March 12, 2024
Posted in Education
March 12, 2024 Robyn Van Eck


Uprightness of Posture

What about standing up straight?

Natural health folks point out that in third world countries, people may be struggling to make sure they have food at every meal, but they have fantastic posture (and teeth… but that’s another story).  Our good friend, a top-rate chiropractor, put a bumper sticker on his car that says, “I’m silently judging your posture.”  Our posture is related to our health in a lot of ways, for good or ill.

My training is as a classical musician; having good posture is critical to being able to play a wind instrument or sing well, so I worked hard to develop good posture for performance.  But in the rest of my life, I carried myself with the slouch that public school and movies taught me was cool.  By my early twenties I was having chronic back pain.

That surely had something to do with how I’ve taught my children.  That, and, well, you know that I pretty much figure the old-fashioned ways were working pretty well, so I feel like I’m on fairly solid ground when I teach my children to do the things they used to do in the old days.  So from the start of homeschooling, I have taught my children, “Sit up straight!”

I learned that not only is it good for their sweet little backs, but it also helps them to focus better, and thus to learn better.  It even helps them to have a more motivated attitude with their schoolwork.  So I would say, “Sit up straight; it’ll help you think better!”

In the Spencerian penmanship books used in American classrooms in the 19th century, the authors instruct students, “Those who do not wish to become hollow-chested or round-shouldered should learn to sit easily upright, and keep the shoulders square.”  This was typical of what children were taught in the old days of Christian education.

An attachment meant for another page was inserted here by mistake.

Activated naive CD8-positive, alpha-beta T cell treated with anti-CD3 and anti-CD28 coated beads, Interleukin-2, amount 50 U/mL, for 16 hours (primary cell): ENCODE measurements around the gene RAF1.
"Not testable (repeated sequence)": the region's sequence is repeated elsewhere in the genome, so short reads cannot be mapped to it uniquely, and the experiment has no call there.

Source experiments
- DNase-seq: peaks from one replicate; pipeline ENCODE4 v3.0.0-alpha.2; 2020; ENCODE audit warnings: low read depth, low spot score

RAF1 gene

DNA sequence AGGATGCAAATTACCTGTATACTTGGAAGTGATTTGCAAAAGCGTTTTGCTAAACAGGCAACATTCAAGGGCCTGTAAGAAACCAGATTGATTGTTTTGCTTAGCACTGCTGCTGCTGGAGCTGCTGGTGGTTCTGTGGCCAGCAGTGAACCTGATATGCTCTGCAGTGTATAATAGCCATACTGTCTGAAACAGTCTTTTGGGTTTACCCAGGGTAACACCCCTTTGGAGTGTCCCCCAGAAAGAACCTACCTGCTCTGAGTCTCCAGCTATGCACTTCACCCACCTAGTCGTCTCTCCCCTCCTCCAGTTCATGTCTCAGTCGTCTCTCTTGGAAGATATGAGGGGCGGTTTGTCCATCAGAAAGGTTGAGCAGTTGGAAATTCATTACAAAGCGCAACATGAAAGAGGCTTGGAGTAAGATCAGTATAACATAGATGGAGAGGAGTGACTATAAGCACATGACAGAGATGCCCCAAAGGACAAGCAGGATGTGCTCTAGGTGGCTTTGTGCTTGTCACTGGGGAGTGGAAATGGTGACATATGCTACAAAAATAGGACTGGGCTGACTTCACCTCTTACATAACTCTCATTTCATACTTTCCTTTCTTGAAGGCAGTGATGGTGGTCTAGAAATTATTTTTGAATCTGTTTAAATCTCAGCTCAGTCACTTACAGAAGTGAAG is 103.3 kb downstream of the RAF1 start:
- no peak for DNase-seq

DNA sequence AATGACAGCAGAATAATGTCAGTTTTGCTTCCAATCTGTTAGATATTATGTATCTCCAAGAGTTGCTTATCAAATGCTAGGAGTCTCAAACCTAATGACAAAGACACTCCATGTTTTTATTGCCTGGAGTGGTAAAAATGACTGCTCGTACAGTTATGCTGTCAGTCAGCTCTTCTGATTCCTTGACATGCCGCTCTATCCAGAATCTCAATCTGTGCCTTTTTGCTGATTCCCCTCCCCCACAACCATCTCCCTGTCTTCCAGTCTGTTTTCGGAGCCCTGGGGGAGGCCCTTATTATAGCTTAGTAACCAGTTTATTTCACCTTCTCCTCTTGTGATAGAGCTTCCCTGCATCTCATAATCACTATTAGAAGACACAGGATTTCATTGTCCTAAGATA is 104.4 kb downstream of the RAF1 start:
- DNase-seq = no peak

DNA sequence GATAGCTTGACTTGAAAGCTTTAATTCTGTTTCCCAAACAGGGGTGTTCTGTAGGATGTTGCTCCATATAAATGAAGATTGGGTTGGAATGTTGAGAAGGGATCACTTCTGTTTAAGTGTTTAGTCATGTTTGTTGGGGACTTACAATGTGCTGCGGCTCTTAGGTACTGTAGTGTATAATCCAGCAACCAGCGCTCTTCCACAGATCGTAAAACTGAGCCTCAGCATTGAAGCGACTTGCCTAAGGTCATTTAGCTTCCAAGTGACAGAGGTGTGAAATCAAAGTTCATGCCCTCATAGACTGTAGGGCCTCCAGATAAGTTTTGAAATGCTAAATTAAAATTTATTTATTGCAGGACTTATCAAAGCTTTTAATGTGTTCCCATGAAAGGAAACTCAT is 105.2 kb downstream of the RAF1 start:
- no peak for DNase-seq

But I think there’s something even deeper to consider with this topic.


All of the old books, from when the West had a Christian Worldview, taught that it was noble and good to stand up straight.

It’s funny how babies and toddlers start off with perfectly upright posture, but they soon learn to slouch.

When you read the old books, and even today, a good quality in a heroic character is noted in saying that he has “a strong spine”.  The old books describe noble youths as ones who stand upright; you see that again and again.  So that makes me think that ours is not the first generation in which we find that it is a fight to stand up straight.

It is hard work to stand up straight.  Good posture is not some magical thing that some people have without trying, while others of us are simply made without good posture.

Gravity is always pulling us down.  Good posture takes hard work, effort.

Every minute, we have to fight against gravity to hold ourselves upright.  God designed our backs to have this nice arch and upright posture—and yet every minute it is a fight to stay upright against gravity; we have to develop strength in our backs.  Hence the importance of having a “strong spine”.